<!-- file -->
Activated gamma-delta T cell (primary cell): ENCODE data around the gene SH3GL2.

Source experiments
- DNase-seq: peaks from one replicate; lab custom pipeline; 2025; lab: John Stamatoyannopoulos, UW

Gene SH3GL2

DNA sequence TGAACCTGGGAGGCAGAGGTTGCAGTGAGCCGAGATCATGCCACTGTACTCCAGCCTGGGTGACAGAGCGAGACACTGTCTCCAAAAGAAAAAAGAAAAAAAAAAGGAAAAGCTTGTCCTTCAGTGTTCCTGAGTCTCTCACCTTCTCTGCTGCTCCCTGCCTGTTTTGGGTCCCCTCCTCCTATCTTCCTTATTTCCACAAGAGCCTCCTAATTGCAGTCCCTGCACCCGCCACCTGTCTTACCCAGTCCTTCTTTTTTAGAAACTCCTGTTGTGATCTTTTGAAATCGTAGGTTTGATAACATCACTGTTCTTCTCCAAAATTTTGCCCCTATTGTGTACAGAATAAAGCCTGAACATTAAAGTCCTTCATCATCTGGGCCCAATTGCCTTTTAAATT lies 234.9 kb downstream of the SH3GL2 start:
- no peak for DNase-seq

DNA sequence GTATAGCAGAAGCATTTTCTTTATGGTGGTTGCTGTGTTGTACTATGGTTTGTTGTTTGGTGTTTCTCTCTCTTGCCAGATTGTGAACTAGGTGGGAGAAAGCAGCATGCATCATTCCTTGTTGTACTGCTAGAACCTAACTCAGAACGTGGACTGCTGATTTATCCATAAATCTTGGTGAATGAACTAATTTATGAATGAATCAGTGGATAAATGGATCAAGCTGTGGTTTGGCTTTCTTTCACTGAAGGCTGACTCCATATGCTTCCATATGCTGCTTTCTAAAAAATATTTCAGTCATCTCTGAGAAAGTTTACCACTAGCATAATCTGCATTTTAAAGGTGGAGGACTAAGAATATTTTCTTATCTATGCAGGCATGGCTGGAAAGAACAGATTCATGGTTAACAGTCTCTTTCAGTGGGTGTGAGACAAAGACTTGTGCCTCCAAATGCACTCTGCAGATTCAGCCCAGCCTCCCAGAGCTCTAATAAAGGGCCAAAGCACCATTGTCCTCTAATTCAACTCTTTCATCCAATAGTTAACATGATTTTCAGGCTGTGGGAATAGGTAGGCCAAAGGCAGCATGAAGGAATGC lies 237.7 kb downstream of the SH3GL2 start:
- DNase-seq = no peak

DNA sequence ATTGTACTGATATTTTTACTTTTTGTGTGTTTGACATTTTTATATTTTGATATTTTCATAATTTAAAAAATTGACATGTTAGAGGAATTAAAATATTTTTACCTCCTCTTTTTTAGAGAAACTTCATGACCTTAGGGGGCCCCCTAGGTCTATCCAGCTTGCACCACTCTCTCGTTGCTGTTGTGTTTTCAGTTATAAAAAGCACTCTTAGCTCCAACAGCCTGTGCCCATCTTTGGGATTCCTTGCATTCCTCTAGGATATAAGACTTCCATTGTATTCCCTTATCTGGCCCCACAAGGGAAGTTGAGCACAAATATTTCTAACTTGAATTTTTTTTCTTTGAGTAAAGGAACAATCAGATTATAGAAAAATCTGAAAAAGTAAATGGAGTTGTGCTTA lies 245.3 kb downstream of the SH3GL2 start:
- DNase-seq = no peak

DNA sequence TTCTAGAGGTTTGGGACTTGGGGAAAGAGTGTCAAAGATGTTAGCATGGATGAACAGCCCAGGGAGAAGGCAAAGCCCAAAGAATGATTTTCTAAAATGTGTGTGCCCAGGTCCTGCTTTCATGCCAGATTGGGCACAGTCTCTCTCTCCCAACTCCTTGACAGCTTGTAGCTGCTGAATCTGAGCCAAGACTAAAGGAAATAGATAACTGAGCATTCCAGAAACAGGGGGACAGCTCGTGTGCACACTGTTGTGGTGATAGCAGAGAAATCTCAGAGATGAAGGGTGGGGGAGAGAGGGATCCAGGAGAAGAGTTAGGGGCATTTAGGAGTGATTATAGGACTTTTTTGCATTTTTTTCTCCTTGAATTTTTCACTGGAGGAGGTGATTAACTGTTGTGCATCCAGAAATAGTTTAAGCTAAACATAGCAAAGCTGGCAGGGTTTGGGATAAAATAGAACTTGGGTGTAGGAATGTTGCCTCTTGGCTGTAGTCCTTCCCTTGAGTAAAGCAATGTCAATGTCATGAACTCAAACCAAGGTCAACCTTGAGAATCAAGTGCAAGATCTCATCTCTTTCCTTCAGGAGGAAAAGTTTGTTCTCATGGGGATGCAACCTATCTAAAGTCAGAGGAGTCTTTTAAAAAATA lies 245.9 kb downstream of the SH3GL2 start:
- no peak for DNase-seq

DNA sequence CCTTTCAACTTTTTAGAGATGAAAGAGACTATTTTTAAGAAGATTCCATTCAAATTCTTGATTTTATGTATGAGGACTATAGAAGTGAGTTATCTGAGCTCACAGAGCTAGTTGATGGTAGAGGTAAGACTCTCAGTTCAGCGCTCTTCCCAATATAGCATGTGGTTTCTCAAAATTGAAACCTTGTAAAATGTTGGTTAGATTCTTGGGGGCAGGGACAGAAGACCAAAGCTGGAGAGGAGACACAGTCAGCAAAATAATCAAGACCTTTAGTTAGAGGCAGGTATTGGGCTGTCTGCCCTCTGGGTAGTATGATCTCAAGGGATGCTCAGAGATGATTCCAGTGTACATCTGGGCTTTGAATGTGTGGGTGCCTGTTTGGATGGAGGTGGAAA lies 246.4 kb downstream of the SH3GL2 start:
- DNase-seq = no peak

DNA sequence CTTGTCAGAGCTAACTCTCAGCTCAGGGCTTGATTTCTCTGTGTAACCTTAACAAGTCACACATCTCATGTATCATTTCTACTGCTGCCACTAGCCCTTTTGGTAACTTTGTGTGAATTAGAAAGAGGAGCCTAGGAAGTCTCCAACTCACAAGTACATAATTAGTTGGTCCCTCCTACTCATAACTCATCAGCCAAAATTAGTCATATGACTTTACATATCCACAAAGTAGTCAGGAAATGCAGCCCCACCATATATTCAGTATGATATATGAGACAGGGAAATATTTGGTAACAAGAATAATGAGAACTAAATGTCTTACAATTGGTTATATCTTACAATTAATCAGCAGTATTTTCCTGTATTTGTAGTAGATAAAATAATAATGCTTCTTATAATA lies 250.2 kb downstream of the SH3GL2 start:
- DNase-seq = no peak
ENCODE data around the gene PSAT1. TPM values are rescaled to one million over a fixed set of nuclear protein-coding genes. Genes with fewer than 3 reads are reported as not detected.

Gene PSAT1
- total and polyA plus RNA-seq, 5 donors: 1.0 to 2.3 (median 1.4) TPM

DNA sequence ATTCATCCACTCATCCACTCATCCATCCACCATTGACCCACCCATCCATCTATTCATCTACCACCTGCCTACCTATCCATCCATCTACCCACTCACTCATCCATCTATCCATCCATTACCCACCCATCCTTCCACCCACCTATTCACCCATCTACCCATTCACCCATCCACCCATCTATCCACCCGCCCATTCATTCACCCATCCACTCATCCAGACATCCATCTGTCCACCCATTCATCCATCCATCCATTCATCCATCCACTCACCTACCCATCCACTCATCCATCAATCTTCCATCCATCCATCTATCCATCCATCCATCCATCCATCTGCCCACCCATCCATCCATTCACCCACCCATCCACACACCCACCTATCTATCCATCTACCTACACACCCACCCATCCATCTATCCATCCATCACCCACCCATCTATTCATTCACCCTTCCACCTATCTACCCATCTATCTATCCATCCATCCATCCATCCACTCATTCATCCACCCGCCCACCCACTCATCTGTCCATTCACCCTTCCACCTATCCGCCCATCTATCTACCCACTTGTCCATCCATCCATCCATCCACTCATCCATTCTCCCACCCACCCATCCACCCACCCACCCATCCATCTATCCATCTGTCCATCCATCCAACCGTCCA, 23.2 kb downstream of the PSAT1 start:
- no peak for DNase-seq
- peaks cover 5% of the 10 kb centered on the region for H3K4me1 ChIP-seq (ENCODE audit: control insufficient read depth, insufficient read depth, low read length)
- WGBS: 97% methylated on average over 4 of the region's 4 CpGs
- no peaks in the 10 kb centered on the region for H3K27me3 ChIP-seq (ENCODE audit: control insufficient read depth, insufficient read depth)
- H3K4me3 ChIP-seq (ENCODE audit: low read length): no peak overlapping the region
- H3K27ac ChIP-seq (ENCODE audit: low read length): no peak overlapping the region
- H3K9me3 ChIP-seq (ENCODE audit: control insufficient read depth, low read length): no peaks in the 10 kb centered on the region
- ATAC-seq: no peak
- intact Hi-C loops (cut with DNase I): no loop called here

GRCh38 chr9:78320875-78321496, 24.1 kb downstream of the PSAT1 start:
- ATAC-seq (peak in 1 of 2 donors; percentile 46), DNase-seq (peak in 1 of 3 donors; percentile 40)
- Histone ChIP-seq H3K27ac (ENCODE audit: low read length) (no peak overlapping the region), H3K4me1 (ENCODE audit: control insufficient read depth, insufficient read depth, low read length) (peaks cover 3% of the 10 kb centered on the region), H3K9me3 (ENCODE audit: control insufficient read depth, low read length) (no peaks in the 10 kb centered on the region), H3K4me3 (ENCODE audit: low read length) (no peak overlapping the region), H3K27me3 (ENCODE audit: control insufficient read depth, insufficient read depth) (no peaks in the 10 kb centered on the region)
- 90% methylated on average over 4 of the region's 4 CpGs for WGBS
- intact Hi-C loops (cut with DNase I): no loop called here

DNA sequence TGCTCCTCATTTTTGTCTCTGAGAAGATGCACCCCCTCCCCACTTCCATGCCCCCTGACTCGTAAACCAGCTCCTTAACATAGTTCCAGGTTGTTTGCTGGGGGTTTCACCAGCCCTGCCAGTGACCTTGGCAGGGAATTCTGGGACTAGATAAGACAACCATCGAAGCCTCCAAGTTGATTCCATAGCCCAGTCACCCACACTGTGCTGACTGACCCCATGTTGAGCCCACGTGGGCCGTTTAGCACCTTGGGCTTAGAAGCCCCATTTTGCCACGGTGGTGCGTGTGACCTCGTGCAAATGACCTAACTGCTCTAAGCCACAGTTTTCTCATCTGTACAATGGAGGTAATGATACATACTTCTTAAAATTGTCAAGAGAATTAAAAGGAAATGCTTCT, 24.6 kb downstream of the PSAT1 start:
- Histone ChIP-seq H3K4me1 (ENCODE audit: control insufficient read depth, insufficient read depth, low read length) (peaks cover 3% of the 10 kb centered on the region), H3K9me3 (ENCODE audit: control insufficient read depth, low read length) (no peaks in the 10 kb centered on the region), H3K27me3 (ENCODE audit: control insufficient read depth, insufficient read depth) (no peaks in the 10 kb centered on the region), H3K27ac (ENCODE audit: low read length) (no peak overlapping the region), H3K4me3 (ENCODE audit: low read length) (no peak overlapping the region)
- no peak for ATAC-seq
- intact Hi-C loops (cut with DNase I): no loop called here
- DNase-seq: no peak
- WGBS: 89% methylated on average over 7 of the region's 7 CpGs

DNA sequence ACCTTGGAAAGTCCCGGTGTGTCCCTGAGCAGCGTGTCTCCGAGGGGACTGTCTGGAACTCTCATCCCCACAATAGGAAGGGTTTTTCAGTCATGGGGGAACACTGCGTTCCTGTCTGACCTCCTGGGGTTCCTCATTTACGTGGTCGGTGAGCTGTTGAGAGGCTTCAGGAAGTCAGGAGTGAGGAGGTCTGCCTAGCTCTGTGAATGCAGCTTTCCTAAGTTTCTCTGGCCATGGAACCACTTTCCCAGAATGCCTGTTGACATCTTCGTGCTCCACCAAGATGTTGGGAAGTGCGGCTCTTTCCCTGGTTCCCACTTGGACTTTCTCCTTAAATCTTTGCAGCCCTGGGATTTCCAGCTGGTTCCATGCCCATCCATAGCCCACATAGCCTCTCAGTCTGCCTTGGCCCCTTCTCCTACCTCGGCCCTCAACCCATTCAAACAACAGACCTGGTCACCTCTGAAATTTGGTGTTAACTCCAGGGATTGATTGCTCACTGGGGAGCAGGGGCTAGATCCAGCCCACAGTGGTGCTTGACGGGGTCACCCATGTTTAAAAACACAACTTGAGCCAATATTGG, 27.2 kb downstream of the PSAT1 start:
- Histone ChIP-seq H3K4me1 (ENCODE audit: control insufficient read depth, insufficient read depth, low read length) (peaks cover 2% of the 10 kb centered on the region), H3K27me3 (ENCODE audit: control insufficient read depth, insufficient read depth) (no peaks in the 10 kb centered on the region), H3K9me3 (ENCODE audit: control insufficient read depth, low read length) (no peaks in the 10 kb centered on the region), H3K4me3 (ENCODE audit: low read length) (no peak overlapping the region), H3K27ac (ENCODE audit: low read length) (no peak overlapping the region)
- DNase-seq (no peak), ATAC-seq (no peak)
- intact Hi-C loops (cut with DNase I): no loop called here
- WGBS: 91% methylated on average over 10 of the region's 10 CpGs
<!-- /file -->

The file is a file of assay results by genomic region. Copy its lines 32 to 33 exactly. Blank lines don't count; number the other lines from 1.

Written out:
- Histone ChIP-seq H3K27ac (ENCODE audit: low read length) (no peak overlapping the region), H3K4me1 (ENCODE audit: control insufficient read depth, insufficient read depth, low read length) (peaks cover 3% of the 10 kb centered on the region), H3K9me3 (ENCODE audit: control insufficient read depth, low read length) (no peaks in the 10 kb centered on the region), H3K4me3 (ENCODE audit: low read length) (no peak overlapping the region), H3K27me3 (ENCODE audit: control insufficient read depth, insufficient read depth) (no peaks in the 10 kb centered on the region)
- 90% methylated on average over 4 of the region's 4 CpGs for WGBS